The 97-pound weakling

Who isn't familiar with the iconic and long-running ad campaigns for the bodybuilding techniques of Charles Atlas, featuring the "97-pound weakling" being bullied on the beach?

Becoming "fed up" with having sand kicked in his face, the former bag of bones bulks up and returns to the beach to put down the bully, restore order to the beach, and earn the respect and admiration of all the onlookers.

Lately, the US dollar has been playing the role of the "97-pound weakling," having sand kicked in its face daily by just about every other currency on the planet. Just as in the comic strips, this situation is a recipe for disorder and disharmony, and something needs to be done about it.

The problems with the current "bag of bones" dollar are numerous, as economist David Malpass pointed out last week in an excellent guest opinion piece in the Wall Street Journal. Having a disproportionately scrawny dollar floods other regions with capital that would not otherwise flow that way, feeding speculation and asset bubbles, starving more worthy business ventures of capital, and generally encouraging malinvestment that leads to disastrous boom-and-bust patterns and retards real progress that could otherwise take place.

Furthermore, when currencies fluctuate wildly from being strong to being weak, or vice versa, businesses must allocate more and more resources towards hedging currency risk. Businesses today actually staff entire departments devoted to this function, which really adds no economic value whatsoever into the economy. Those people and their talents, and the business resources they use in pursuit of this goal, could be directed towards creating other value, if currencies were stabilized.

While the recognition of these problems might lead some to call for a strong dollar that can dominate all the other currencies (somewhat like the end of the comic strips, in which "Mac" comes back and knocks out the bullies), what investors should really hope for is not necessarily a disproportionately strong dollar but rather a stable dollar.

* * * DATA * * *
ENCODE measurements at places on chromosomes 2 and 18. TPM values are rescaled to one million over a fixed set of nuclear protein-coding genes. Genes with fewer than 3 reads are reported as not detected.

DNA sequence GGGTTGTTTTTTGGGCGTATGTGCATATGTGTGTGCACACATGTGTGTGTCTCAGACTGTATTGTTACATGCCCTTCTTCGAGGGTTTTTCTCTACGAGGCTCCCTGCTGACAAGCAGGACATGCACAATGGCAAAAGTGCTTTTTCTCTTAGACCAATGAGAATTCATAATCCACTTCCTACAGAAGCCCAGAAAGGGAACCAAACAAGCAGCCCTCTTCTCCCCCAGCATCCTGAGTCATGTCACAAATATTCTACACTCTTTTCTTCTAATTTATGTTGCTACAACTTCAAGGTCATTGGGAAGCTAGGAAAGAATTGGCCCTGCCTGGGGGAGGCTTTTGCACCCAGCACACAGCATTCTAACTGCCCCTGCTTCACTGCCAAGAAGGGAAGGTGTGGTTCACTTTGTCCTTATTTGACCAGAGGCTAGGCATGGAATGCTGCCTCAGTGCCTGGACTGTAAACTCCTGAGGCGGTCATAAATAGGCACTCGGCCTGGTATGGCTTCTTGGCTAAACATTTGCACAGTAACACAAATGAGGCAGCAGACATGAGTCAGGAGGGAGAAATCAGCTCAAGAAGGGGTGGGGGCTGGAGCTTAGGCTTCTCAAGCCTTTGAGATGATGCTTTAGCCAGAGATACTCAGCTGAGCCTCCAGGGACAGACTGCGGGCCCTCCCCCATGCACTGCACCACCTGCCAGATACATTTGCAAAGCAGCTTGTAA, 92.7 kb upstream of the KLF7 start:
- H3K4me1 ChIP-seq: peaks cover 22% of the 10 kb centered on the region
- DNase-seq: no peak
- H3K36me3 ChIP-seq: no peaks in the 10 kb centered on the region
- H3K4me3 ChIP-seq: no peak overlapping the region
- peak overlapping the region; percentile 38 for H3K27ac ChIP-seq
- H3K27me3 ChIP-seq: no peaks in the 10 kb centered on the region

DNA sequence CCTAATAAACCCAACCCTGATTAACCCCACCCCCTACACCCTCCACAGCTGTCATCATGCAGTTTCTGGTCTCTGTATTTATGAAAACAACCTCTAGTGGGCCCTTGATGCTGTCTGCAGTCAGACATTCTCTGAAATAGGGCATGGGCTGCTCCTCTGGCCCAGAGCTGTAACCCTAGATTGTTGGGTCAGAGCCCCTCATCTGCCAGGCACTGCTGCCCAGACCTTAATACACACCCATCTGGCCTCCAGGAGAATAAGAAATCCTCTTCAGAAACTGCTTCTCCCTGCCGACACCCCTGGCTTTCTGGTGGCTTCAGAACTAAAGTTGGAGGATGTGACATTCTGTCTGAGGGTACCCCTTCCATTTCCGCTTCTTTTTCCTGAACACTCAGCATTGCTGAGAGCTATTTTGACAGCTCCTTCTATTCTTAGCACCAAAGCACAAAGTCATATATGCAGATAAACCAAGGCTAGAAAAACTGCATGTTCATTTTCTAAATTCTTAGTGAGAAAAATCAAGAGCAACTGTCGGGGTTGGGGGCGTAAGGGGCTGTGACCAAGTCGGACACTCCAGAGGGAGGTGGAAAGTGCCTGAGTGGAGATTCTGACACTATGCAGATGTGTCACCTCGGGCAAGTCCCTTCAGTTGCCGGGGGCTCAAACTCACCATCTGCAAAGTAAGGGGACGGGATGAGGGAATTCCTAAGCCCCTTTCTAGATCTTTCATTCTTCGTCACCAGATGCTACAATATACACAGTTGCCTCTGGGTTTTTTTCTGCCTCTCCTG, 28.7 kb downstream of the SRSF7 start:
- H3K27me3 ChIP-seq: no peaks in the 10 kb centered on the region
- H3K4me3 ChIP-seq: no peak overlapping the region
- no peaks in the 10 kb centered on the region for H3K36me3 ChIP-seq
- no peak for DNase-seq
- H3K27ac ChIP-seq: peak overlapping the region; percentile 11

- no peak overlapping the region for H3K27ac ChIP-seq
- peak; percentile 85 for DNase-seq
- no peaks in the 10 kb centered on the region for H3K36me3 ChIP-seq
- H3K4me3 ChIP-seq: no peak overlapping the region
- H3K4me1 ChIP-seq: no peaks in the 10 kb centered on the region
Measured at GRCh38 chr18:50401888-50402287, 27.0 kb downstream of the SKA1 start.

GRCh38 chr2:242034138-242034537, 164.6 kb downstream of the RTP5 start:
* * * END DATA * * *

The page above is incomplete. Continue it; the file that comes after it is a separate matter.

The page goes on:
Some businesses (both foreign and domestic) benefit from a stronger dollar, while others benefit from a weaker dollar. But investors should not be looking for companies (or other investments) that only make money because they receive a handicap one way or another from this or that government policy! Instead of tilting the playing field one way or the other, government policy should aim to provide equilibrium, and let the best business win.

We'd like to see the dollar put on some muscle and stop getting sand kicked in its face, but only so that order is restored to the beach, not in order to reverse the situation that is going on right now and simply create a new bully on the beach.

The lesson for investors is to search for companies that are able to make money by adding value, and not to be led astray by chasing after investments that are primarily successful because of the swings in the relative value of currency.

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1 comment:

  1. I was just thinking along the same wavelength last night. I took a small position in a stronger dollar last week although currencies are not my thing.

    You pinpointed the real problem which is the silly rush to buy companies with positive currency exposure and sell those with currency exchange rate "headwinds."

    It's simple math to compute an actual growth rate so who really cares.

    I wish companies would just have a currency neutral policy which is to say the would have long-standing hedges in place to match revenues to expense levels by currency type so that margins and earnings are pretty constant even though the non-adjusted growth rate will move around.